Solar Fuels and Next Generation Photovoltaics (UNC EFRC)


Thomas J. Meyer

Lead Institution:

University of North Carolina


To integrate academic and translational research to study light/matter interactions and chemical processes for the efficient production of solar fuels.

Research Topics:

catalysis (homogeneous), catalysis (heterogeneous), solar (photovoltaic), solar (fuels), photosynthesis (natural and artificial), hydrogen and fuel cells, electrodes - solar, charge transport, materials and chemistry by design, synthesis (novel materials), synthesis (self-assembly)

Materials Studied:

MATERIALS: semiconductor, organic semiconductor, wide band-gap semiconductor, metal, oxide, polymer, porous, optoelectronic and metamaterial, transparent conductor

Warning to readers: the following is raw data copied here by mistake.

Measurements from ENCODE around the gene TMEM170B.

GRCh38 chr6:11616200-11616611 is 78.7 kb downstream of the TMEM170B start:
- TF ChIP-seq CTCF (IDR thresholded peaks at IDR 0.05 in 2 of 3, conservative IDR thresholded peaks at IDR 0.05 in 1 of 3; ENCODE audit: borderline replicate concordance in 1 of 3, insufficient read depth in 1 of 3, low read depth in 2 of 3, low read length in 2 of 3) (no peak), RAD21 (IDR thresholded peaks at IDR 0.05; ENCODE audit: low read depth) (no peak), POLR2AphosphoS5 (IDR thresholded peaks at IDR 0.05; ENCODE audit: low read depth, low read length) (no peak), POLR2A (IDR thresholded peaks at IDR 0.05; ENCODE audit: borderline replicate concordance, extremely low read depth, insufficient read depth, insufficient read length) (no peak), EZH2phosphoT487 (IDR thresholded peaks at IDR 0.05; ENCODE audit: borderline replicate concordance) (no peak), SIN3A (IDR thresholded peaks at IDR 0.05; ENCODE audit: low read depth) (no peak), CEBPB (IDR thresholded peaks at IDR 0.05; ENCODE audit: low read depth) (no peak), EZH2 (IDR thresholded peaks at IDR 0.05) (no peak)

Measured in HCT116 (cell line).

INTERFACES: organic/semiconductor, organic/oxide, organic/metal, metal/semiconductor, metal/oxide, semiconductor/semiconductor, liquid/solid, solid/solid

NANOSTRUCTURED MATERIALS: 0D, 1D, 2D, 3D, nanocomposites

Experimental and Theoretical Methods:

surface science, ultrafast physics, molecular dynamics (MD), density functional theory (DFT), monte carlo (MC), quantum mechanics, classical mechanics, mesoscale modeling, multiscale modeling

Map of institutions in EFRC

Partner Institutions:

  • University of Colorado
  • Duke University
  • University of Florida
  • Georgia Institute of Technology
  • National Renewable Energy Laboratory
  • University of North Carolina,Chapel Hill
  • North Carolina Central University
  • Research Triangle Institute


BES Staff Contacts:

Jeffrey L. Krause and Gail McLean


Last modified: 9/27/2013 9:24:25 AM